Skip to content


Repository files navigation

🪞 Refractor

Refractor is linux mirror load-balancer, which parallelizes requests between an extremely dynamic pool of mirrors. Mirrors in the pool are constantly monitored for throughput, and slowest mirrors are continuously rotated out of the pool and replaced by new ones.

Working principle

The core of Refractor is a pool of workers, to which HTTP requests are routed. A worker mapped to a particular mirror performs the request to said mirror and proxies the response to the user.

Before considering a request, workers look how well they are performing compared to their peers. If they are on the bottom two positions of the ranking, they will resign and get out of the pool. The pool will automatically add a worker for a different mirror to compensate.

This way, the pool of active mirrors is constantly rotating slow mirrors out of the pool, based on their current performance. This eliminates the need of continuously benchmarking mirrors, and avoids having to assume that mirrors' bandwidth is constant in time.

Intended usage

Refractor is intended to be run either locally, or in a local network where linux machines reside. This is because Refractor drops mirrors aggressively based on mirror-to-client throughput, and therefore it will not be effective if clients with different effective throughput to the host running Refractor connect to it. Moreover, for this same reason, bad actors could deliberately simulate bad latencies and kick good mirrors out of the pool, degrading service quality for others.


Refractor is designed to be distribution-agnostic, as long as a Provider that can fetch a mirror and feed it to the pool is implemented. Refractor automatically sorts the pool of mirrors automatically by the throughput they provide as request come by. This means that providers do not need to sort or benchmark mirrors before supplying them to the pool.

It is recommended, however, for providers to apply coarse-grain filter such as physical location, as doing so will allow the pool to stabilize faster.

For the moment, the following providers exist:

Arch Linux (archlinux)

The Arch Linux provider feeds mirrors from, after applying some user-defined filters. For now, filtering by country and by score is allowed.

workers: 8
goodThroughputMiBs: 10

    maxScore: 5
      - ES
      - IT
      - FR
      - PT

Command (command)

The Command provider allows to feed to the pool mirror URLs obtained from running an user-defined command. This should help as an stop-gap for supporting distros without coding providers from them.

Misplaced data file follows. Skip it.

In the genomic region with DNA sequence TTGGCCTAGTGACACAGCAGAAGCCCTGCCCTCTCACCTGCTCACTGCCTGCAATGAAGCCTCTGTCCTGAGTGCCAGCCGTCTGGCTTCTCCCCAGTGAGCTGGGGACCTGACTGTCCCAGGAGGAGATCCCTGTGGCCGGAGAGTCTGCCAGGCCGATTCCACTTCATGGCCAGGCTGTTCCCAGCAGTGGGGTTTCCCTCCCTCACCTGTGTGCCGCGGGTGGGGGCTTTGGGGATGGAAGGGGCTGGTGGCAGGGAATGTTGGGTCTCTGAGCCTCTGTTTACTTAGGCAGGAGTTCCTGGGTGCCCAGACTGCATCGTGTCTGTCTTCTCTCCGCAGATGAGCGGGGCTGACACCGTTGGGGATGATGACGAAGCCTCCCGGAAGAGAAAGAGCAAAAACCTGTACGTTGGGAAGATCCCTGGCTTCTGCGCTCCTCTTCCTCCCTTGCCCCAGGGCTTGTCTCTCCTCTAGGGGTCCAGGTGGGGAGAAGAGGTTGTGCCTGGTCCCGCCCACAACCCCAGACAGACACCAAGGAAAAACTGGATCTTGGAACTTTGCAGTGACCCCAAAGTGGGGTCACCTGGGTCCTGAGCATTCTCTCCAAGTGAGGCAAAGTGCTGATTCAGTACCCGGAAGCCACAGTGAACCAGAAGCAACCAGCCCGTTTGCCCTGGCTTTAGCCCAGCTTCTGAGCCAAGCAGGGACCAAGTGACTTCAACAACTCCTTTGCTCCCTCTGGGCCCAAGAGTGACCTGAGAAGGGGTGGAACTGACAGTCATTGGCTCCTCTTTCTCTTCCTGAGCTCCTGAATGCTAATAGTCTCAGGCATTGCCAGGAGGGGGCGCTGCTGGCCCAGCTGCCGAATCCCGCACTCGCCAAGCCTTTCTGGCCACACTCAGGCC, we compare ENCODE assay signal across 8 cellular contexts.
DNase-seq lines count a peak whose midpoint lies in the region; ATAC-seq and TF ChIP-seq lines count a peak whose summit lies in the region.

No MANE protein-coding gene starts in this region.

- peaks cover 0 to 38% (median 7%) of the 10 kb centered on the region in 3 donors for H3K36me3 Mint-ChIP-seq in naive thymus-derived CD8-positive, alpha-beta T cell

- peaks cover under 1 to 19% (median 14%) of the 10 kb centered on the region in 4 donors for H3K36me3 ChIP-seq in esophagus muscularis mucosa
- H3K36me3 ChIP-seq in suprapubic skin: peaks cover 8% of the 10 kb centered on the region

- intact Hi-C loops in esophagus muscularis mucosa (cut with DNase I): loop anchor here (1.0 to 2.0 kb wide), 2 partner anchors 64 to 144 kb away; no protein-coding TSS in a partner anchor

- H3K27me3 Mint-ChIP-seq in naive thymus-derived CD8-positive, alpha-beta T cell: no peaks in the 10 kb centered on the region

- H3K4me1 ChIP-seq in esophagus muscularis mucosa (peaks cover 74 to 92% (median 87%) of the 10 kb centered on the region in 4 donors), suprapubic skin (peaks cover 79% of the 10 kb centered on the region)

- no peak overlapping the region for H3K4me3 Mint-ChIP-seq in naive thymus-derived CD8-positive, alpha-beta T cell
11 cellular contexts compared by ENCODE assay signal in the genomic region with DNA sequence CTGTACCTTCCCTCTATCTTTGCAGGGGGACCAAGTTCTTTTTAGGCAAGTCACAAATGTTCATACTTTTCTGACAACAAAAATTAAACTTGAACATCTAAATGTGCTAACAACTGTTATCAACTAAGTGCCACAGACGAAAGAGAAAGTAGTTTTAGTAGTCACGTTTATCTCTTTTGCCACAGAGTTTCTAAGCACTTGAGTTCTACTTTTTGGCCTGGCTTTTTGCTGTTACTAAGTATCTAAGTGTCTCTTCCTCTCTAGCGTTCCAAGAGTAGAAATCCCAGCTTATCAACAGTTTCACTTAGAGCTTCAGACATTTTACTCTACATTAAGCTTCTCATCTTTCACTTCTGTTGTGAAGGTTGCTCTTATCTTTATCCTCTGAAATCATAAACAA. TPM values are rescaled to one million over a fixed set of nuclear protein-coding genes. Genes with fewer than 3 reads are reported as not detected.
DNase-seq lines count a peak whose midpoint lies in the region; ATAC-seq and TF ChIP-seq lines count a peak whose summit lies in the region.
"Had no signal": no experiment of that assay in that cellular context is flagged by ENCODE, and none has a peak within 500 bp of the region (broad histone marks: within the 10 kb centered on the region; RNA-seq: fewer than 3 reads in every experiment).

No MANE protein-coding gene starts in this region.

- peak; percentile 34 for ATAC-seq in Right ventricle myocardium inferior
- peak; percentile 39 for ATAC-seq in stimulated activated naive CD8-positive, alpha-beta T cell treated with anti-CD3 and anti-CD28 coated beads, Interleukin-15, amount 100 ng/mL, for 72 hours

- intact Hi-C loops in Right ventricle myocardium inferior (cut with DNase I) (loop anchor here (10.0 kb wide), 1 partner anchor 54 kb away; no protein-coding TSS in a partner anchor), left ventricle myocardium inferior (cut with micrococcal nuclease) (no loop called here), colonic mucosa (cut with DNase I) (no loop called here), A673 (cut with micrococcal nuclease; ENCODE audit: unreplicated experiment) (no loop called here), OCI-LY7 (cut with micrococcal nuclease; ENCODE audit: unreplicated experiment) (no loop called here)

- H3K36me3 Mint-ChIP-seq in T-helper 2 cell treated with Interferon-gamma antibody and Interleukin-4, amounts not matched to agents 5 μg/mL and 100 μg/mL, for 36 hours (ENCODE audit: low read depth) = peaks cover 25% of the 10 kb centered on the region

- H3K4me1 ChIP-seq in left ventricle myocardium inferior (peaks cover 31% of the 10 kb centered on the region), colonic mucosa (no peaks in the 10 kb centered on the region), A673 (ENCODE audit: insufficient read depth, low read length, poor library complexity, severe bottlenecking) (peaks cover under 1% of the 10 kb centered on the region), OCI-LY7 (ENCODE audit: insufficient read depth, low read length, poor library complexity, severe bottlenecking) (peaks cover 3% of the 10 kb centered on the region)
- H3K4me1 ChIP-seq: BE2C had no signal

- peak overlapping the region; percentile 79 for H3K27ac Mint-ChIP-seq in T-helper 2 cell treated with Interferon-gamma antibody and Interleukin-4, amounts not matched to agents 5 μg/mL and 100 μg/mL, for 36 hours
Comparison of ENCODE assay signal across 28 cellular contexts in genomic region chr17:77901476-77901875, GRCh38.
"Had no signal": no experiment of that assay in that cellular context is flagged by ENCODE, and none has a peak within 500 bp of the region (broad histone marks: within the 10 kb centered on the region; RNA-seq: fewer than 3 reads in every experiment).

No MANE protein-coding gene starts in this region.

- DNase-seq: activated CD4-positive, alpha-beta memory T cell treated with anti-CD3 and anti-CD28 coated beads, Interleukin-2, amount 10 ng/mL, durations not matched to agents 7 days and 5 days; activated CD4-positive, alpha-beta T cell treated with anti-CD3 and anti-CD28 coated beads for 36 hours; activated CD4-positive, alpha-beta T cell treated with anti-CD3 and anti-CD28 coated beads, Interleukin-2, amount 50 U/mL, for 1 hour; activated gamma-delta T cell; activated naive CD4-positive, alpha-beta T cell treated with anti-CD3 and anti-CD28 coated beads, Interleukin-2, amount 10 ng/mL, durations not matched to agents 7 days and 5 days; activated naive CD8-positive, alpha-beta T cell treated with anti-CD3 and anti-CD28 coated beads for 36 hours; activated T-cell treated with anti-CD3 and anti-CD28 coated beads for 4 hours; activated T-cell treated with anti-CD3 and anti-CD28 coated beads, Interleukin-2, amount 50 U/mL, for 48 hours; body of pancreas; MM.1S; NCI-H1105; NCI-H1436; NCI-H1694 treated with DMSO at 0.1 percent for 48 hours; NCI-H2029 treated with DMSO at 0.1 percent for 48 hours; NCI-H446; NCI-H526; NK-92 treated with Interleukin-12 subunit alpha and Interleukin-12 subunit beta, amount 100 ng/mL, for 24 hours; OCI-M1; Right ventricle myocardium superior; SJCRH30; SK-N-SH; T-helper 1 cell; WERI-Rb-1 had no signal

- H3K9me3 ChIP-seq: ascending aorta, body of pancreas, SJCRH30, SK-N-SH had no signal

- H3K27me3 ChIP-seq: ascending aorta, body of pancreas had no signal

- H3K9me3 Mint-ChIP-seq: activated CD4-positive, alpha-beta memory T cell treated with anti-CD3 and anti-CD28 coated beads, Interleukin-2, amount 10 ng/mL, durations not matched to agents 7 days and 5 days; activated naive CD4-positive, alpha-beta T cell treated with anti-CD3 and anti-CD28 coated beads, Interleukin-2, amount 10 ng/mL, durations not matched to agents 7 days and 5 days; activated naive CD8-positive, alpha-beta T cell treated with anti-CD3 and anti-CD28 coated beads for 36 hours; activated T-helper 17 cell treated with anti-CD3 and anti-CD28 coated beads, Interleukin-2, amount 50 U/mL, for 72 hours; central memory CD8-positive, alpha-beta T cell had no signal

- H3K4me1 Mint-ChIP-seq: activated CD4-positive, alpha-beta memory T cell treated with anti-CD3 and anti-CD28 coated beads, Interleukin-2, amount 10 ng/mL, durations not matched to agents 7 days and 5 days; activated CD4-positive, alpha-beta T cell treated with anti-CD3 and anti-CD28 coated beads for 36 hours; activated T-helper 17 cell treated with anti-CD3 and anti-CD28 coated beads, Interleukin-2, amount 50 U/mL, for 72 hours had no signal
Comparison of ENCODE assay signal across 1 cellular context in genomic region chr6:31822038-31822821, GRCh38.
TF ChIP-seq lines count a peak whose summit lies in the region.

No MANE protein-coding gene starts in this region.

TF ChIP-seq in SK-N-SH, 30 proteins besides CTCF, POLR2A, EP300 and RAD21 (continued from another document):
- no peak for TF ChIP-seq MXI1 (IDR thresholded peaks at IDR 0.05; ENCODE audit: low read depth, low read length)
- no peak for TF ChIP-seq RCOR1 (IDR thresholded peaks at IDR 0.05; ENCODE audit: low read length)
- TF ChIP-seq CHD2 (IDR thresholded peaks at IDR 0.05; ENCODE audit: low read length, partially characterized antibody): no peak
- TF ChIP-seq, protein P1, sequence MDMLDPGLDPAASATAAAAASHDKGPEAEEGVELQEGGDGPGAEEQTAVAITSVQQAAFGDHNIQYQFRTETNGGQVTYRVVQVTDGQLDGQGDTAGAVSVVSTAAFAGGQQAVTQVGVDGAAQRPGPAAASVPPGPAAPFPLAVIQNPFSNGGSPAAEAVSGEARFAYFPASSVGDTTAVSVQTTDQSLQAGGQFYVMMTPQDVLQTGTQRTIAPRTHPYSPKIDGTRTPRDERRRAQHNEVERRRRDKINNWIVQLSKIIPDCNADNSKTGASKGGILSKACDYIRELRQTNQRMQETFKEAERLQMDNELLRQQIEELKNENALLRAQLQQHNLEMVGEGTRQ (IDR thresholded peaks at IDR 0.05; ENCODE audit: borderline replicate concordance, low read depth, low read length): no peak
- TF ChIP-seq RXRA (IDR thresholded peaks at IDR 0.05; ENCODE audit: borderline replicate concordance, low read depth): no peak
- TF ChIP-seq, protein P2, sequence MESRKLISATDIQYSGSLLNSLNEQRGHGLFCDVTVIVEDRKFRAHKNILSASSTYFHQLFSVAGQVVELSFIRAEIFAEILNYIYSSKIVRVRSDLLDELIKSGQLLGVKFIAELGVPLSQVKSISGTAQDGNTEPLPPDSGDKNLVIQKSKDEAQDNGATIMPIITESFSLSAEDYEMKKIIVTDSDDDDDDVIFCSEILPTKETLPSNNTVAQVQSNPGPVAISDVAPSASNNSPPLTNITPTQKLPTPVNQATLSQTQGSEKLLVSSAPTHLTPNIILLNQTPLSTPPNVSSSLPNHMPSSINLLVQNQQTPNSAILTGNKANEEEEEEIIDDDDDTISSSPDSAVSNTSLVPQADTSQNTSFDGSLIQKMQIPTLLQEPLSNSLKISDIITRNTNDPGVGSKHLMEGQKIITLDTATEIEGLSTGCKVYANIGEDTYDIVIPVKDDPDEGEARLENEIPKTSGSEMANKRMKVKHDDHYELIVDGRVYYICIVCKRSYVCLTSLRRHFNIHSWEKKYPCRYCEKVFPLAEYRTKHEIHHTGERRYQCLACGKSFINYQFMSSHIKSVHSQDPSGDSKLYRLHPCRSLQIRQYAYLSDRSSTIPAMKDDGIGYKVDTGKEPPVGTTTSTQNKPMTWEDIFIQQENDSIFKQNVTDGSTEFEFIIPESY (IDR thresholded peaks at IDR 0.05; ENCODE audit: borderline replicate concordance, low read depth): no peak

⚠️ Refractor rotates mirrors from the pool very aggressively, which means the specified command will be called multiple times and very often. Please make sure this command is not hammering any public API without appropriate caching.

workers: 8
goodThroughputMiBs: 10

    #shell: /bin/bash # Defaults to $SHELL, then to /bin/sh
    command: |
      cat <<EOF | sort -R | head -n 1

The specified command is expected to return a single line containing the mirror URL. If more than one line is printed, Refractor will emit a warning and ignore the rest. Refractor will echo the command's standard error as log lines with warning level.

Implement your own!

Providers are very easy to implement in-code, as they only need to be able to retrieve a random mirror from a list.

type Provider interface {
	Mirror() (string, error)

As an example, the Arch Linux mirror provider retrieves the list of mirrors from, applies some user-defined country and score settings, and returns a random mirror from the resulting list.

Implementing providers in code is encouraged as it provides maximum flexibility to control caching and configuration options. PRs are welcome!

Advanced features

  • Average window: Only the last few throughput measurments are averaged when checking how a mirror is performing. This allow rotating out mirrors that start to behave poorly even if they have been very performant in the past.
  • Absolutely good throughput: Mirrors that perform better than goodThroughputMiBs will not be rotated from the pool, even if they are the least performant.
  • Request peeking: Refractor will "peek" the first few megs (peekSizeMiBs) from the connection to a mirror before passing the response to the client. If this peek operation takes too long (peekTimeout), the request will be requeued to a different mirror.


  • The name "Refractor" is a gimmick to Reflector
  • Refractor is similar to flexo, with a more aggressive mirror switching strategy
  • The author does in fact like tests, but they're short on vacation days

Project status

Currently this project is in indev stage, meaning it is currently being tested on my local machine. Contributions are welcome, especially if you get in touch with me by opening an issue or sending me an email.


Refractor is linux mirror load-balancer, which parallelizes requests between an extremely dynamic pool of mirrors.






No releases published


No packages published